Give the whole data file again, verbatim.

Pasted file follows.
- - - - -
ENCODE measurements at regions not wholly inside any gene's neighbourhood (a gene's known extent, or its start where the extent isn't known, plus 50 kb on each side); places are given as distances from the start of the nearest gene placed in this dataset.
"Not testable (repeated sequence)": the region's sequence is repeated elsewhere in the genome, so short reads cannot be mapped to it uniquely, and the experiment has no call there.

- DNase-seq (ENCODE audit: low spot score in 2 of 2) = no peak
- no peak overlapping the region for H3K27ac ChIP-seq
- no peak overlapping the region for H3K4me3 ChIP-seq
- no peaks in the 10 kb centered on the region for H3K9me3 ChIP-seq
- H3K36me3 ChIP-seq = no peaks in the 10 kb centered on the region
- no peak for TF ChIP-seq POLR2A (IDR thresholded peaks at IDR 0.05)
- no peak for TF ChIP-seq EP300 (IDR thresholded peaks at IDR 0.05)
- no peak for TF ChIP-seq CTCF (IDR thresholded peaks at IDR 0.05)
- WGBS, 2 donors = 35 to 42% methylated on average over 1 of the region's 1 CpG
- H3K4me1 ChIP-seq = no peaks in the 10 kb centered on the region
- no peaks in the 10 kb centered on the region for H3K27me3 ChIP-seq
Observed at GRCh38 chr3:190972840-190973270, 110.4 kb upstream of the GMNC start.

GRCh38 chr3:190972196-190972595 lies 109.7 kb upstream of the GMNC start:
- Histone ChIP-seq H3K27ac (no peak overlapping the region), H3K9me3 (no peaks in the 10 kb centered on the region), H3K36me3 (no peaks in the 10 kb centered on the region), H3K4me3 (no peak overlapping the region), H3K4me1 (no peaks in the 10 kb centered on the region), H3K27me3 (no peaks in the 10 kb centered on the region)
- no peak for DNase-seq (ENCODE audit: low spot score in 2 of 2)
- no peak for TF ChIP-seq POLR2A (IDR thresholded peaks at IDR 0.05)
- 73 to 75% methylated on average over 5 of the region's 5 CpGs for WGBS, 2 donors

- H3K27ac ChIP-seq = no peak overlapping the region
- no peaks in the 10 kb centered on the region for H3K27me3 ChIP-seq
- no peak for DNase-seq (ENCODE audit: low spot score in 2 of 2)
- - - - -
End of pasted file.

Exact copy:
ENCODE measurements at regions not wholly inside any gene's neighbourhood (a gene's known extent, or its start where the extent isn't known, plus 50 kb on each side); places are given as distances from the start of the nearest gene placed in this dataset.
"Not testable (repeated sequence)": the region's sequence is repeated elsewhere in the genome, so short reads cannot be mapped to it uniquely, and the experiment has no call there.

- DNase-seq (ENCODE audit: low spot score in 2 of 2) = no peak
- no peak overlapping the region for H3K27ac ChIP-seq
- no peak overlapping the region for H3K4me3 ChIP-seq
- no peaks in the 10 kb centered on the region for H3K9me3 ChIP-seq
- H3K36me3 ChIP-seq = no peaks in the 10 kb centered on the region
- no peak for TF ChIP-seq POLR2A (IDR thresholded peaks at IDR 0.05)
- no peak for TF ChIP-seq EP300 (IDR thresholded peaks at IDR 0.05)
- no peak for TF ChIP-seq CTCF (IDR thresholded peaks at IDR 0.05)
- WGBS, 2 donors = 35 to 42% methylated on average over 1 of the region's 1 CpG
- H3K4me1 ChIP-seq = no peaks in the 10 kb centered on the region
- no peaks in the 10 kb centered on the region for H3K27me3 ChIP-seq
Observed at GRCh38 chr3:190972840-190973270, 110.4 kb upstream of the GMNC start.

GRCh38 chr3:190972196-190972595 lies 109.7 kb upstream of the GMNC start:
- Histone ChIP-seq H3K27ac (no peak overlapping the region), H3K9me3 (no peaks in the 10 kb centered on the region), H3K36me3 (no peaks in the 10 kb centered on the region), H3K4me3 (no peak overlapping the region), H3K4me1 (no peaks in the 10 kb centered on the region), H3K27me3 (no peaks in the 10 kb centered on the region)
- no peak for DNase-seq (ENCODE audit: low spot score in 2 of 2)
- no peak for TF ChIP-seq POLR2A (IDR thresholded peaks at IDR 0.05)
- 73 to 75% methylated on average over 5 of the region's 5 CpGs for WGBS, 2 donors

- H3K27ac ChIP-seq = no peak overlapping the region
- no peaks in the 10 kb centered on the region for H3K27me3 ChIP-seq
- no peak for DNase-seq (ENCODE audit: low spot score in 2 of 2)